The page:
orescent antibody technique (7) was used as a confirmatory test. The amount of rickettsiae in spleens was estimated in 10 different fields of view (xl,000) and scored according to the method of Kazar et al. (10). Viability of rickettsiae. The viability of rickettsiae in spleens was determined by inoculation of various dilutions of spleen homogenates into the yolk sac of 5-day-old chicken embryonated eggs. The surviving eggs were harvested after 10 days of incubation, and yolk sac smears were stained with Gimenez stain and fluorescein isothiocyanate-conjugated phase I and II C. burnetii antiserum.


approximately 10r to 106 rickettsiae at 30 and 60 days, whereas no rickettsiae were recovered from euthymic animals at these times. Rickettsiae were isolated from the blood of both athymic and euthymic mice on day 4, but organisms were no longer detected in euthymic mice by 21 days (Fig. 2). In contrast, rickettsemia persisted in athymic mice through day 60. Antibody response. Antibody to phase I and II C. burnetii developed at the same rate in both strains of mice (Fig. 2). Antibody against phase II antigen was initially detected on day 14 and persisted at elevated titers through day 60. Antibody to phase I antigen was demonstrable by 21 days and persisted at high levels. Uninfected control athymic and euthymic mice did not develop antibodies to either antigen.

RESULTS Clinical signs and gross pathology. No clinical signs of illness (fever, weight loss, lethargy, coryza) or mortality were observed in any of the athymic or euthymic mice after exposure to C. burnetii. Gross lung lesions were observed DISCUSSION from 7 through 14 days. These lesions appeared to be resolving by 21 days in both strains of These data demonstrate that both athymic mice. The spleen weight began to increase on and euthymic mice are infected after an aerosol day 5 and continued to increase until day 14 in exposure to 104 mouse intraperitoneal infectious both types of mice (Fig. 1). However, the spleen doses of C. burnetii. The major difference noted weight in euthymic mice declined to normal was that euthymic animals were capable of levels by day 21, whereas the spleen weights of clearing rickettsiae from peripheral blood and athymic mice continued to increase; by day 30 the spleen by 14 days, but athymic mice became the spleen weights were approximately 11 times chronically infected and did not eliminate the heavier than those of control animals. On day organisms. Studies by other investigators have 60 the weight of the spleen of athymic mice was also shown that infection of athymic nude mice approximately five times that of controls. with other intracellular microorganisms resulted Isolation of rickettsiae from spleen and in chronic infections (4, 5). blood. The spleens from both strains of mice Although it is not known at this time what contained rickettsiae between 7 and 14 days, as mechanism(s) underlies the observed phenomshown by the impression smears (Fig. 1). Rick- ena, it appears that the T lymphocytes may play ettsiae were no longer detected in euthymic an- a role in terminating Q fever infection in normal imals on day 21, but uncountable numbers of animals. Efforts are currently underway in our organisms per each field of view were observed laboratory to determine the specific requirement in athymic mice for 60 days, at which time the for T lymphocytes by means of adoptive transfer experiment was terminated. Titration of infected studies. It is possible that soluble products of T spleens in yolk sacs of embryonated eggs indicated that the spleens of athymic mice contained RICK ETTSEMIA U II IMPRESSION SMEARS M = 3.0-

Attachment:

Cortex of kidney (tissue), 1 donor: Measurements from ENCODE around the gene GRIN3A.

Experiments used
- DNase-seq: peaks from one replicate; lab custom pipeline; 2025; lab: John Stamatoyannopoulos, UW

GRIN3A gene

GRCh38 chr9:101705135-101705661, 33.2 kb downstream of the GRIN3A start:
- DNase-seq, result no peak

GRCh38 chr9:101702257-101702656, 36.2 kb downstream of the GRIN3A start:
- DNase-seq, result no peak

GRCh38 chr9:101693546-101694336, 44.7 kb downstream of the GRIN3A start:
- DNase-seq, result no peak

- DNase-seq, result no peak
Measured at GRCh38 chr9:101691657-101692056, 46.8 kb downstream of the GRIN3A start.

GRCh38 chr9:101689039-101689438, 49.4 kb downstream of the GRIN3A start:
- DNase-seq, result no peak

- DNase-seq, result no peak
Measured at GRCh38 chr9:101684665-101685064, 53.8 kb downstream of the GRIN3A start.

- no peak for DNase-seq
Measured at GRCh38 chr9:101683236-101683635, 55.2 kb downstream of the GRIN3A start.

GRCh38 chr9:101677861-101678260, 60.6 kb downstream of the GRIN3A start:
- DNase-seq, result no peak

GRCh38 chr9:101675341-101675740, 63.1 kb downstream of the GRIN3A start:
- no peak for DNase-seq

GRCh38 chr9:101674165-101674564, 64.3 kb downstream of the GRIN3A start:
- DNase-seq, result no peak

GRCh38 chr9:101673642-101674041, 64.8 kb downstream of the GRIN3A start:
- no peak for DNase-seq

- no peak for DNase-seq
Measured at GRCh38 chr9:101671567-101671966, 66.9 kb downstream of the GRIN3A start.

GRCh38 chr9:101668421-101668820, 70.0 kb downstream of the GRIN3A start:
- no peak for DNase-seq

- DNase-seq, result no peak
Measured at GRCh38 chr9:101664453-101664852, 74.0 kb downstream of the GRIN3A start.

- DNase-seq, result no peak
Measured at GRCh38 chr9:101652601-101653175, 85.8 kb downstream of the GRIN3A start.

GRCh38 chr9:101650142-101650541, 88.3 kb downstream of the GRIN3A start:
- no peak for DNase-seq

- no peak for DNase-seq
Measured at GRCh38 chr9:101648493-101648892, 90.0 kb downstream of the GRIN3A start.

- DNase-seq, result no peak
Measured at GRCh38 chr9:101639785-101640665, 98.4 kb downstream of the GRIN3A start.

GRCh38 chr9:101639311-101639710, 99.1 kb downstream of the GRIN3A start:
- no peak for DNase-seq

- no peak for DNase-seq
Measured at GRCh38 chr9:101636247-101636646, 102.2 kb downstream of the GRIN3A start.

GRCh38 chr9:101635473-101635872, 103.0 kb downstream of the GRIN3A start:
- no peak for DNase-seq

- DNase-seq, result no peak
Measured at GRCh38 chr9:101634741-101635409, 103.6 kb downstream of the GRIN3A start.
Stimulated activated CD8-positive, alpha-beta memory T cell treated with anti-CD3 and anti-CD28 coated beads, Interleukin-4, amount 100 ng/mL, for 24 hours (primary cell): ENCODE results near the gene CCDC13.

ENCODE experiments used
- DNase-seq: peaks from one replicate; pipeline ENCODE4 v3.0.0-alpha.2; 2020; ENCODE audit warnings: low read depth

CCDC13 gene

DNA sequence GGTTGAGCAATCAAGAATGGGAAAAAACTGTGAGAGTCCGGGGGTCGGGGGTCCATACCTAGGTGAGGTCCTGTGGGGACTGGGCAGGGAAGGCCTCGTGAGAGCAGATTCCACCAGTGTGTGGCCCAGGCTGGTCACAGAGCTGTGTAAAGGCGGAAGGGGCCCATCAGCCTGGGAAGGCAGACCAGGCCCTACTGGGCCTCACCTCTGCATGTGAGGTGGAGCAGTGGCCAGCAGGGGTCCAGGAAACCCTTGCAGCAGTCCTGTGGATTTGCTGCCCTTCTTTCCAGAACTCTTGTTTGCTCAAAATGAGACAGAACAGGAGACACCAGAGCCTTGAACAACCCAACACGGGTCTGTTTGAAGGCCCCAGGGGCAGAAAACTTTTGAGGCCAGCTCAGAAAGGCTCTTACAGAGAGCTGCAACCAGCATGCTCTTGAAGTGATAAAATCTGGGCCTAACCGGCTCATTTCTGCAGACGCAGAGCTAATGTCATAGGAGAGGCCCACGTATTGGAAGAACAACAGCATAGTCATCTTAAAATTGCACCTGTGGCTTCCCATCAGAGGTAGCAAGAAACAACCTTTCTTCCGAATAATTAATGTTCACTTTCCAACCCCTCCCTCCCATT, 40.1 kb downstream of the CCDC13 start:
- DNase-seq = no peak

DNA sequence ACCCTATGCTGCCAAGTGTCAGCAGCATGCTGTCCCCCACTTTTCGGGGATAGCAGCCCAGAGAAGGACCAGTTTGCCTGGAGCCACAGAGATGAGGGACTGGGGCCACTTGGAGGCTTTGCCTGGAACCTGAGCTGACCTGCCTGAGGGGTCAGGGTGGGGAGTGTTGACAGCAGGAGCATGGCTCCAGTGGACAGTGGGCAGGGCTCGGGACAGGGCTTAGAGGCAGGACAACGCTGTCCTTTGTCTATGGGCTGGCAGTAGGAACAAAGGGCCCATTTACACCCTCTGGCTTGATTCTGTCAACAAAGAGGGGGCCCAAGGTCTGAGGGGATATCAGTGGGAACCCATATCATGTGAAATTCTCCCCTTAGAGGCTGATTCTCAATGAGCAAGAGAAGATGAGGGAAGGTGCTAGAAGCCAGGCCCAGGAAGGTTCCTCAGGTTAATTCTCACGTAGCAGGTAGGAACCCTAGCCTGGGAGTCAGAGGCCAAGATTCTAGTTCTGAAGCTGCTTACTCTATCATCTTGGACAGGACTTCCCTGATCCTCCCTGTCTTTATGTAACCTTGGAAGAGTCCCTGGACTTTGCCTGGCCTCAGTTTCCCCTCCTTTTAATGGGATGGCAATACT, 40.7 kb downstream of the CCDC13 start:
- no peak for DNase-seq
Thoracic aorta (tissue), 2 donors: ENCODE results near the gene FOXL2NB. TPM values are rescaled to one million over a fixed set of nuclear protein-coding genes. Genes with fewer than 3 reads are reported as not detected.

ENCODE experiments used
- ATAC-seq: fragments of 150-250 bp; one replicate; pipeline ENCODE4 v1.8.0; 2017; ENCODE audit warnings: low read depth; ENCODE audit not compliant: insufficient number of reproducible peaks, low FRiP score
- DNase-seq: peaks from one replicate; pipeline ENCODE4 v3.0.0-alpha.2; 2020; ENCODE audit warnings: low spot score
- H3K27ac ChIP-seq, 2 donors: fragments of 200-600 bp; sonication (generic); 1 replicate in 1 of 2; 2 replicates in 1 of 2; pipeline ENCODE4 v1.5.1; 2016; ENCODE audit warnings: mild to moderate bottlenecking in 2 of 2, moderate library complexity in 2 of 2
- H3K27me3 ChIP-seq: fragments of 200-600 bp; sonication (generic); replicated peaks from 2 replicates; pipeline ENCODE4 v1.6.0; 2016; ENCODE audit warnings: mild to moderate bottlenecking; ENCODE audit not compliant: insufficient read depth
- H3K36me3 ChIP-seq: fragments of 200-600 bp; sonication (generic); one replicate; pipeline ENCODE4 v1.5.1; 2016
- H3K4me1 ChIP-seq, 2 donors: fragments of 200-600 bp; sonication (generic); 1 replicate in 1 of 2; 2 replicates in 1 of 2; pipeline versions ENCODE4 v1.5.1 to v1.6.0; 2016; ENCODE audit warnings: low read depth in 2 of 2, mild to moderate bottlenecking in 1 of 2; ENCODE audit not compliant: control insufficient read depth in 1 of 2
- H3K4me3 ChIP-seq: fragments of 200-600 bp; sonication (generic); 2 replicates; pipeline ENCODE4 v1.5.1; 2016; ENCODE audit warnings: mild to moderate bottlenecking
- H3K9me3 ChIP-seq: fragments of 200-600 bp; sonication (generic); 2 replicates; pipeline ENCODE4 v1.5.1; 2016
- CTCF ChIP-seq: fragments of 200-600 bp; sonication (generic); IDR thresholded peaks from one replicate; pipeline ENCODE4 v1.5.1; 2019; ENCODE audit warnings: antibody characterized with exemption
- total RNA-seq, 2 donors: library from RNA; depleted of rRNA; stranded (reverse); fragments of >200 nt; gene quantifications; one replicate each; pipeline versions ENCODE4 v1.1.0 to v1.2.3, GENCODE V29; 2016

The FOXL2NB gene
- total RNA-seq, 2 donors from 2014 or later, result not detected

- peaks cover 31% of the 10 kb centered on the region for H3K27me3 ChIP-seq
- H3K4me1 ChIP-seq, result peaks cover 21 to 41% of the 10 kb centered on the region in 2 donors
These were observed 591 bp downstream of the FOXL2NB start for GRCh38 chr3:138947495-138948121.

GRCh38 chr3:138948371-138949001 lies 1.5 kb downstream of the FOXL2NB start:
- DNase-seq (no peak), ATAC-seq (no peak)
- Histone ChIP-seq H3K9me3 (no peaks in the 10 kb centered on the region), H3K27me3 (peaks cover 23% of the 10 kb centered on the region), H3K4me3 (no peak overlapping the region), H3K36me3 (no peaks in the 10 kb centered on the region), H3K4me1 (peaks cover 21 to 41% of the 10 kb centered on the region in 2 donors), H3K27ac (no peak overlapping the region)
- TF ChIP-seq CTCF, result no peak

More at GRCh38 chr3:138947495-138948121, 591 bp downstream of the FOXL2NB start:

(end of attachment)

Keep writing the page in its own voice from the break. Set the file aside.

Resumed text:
2.0 -




0.6 C


0.4 0.2 0

.L11[ii 3





I 60
















FIG. 1. Spleen weights and impression smears of FIG. 2. Onset and duration of rickettsemia and athymic and euthymic mice after challenge with C. indirect fluorescent antibody titers of athymic and burnetii. Each point represents the mean of three to euthymic mice after challenge with C. burnetti. Each five animals. point represents the mean of three to five animals.


VOL. 22, 1978